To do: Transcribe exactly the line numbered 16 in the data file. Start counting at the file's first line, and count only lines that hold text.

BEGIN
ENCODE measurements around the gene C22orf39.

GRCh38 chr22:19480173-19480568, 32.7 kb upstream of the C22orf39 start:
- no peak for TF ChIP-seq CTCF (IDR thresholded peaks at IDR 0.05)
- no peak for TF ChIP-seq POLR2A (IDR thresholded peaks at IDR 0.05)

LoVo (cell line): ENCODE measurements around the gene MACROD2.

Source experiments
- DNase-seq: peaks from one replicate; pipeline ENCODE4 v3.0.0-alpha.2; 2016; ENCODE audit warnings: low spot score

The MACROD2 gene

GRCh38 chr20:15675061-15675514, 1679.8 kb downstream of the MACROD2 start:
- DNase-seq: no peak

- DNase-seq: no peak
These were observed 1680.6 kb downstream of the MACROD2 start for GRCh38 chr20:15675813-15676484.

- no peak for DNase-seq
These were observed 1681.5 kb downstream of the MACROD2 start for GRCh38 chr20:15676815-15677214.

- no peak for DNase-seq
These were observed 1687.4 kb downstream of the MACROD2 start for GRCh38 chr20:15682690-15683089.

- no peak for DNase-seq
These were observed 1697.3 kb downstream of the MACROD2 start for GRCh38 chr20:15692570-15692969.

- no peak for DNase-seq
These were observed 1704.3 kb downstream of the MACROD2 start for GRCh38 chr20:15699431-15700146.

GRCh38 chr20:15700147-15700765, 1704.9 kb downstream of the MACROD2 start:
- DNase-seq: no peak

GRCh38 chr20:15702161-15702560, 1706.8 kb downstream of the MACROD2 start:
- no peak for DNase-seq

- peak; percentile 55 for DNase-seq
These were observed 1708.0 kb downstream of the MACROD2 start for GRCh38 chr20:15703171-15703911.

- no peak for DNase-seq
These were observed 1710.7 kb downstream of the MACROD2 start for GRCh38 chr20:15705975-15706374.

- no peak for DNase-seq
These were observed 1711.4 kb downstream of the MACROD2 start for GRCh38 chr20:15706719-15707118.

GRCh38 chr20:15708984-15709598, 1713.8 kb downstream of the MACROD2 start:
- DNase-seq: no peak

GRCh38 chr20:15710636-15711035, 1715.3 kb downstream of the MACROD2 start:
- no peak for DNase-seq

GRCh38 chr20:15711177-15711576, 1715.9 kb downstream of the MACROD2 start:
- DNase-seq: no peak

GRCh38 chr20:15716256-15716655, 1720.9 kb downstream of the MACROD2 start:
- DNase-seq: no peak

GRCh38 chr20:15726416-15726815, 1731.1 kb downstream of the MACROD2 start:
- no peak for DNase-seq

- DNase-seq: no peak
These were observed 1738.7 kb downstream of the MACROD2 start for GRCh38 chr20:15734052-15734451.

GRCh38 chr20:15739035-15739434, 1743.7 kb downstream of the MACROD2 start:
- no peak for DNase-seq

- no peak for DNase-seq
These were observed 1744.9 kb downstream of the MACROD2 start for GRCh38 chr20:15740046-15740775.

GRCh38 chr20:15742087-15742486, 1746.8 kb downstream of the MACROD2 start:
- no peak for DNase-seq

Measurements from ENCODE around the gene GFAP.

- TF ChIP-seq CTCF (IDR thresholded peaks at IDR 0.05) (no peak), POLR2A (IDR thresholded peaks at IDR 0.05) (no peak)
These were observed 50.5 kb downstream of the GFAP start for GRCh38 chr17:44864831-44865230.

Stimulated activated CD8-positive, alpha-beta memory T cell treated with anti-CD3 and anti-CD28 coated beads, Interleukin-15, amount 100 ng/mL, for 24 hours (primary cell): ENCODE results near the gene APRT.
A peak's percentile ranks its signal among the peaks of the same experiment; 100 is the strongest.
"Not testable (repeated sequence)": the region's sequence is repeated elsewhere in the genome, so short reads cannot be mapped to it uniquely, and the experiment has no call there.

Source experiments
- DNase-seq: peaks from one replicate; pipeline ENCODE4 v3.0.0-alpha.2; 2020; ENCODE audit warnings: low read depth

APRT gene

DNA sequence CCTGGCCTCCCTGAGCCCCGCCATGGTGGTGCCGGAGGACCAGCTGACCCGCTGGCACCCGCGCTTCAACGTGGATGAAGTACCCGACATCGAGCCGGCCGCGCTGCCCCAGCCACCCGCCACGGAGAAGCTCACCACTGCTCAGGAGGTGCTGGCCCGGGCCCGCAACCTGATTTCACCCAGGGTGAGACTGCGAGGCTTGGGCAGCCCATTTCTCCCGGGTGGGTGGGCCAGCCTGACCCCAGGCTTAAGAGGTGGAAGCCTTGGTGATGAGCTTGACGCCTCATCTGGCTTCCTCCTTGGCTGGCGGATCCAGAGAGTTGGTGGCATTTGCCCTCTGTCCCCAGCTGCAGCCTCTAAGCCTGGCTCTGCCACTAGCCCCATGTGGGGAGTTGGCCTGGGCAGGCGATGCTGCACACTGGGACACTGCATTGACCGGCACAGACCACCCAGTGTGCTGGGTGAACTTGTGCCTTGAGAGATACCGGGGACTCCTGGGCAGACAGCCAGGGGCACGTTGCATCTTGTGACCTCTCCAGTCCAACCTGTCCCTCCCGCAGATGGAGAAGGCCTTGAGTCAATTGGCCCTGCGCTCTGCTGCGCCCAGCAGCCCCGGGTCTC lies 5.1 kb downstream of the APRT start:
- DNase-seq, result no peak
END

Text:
These were observed 1687.4 kb downstream of the MACROD2 start for GRCh38 chr20:15682690-15683089.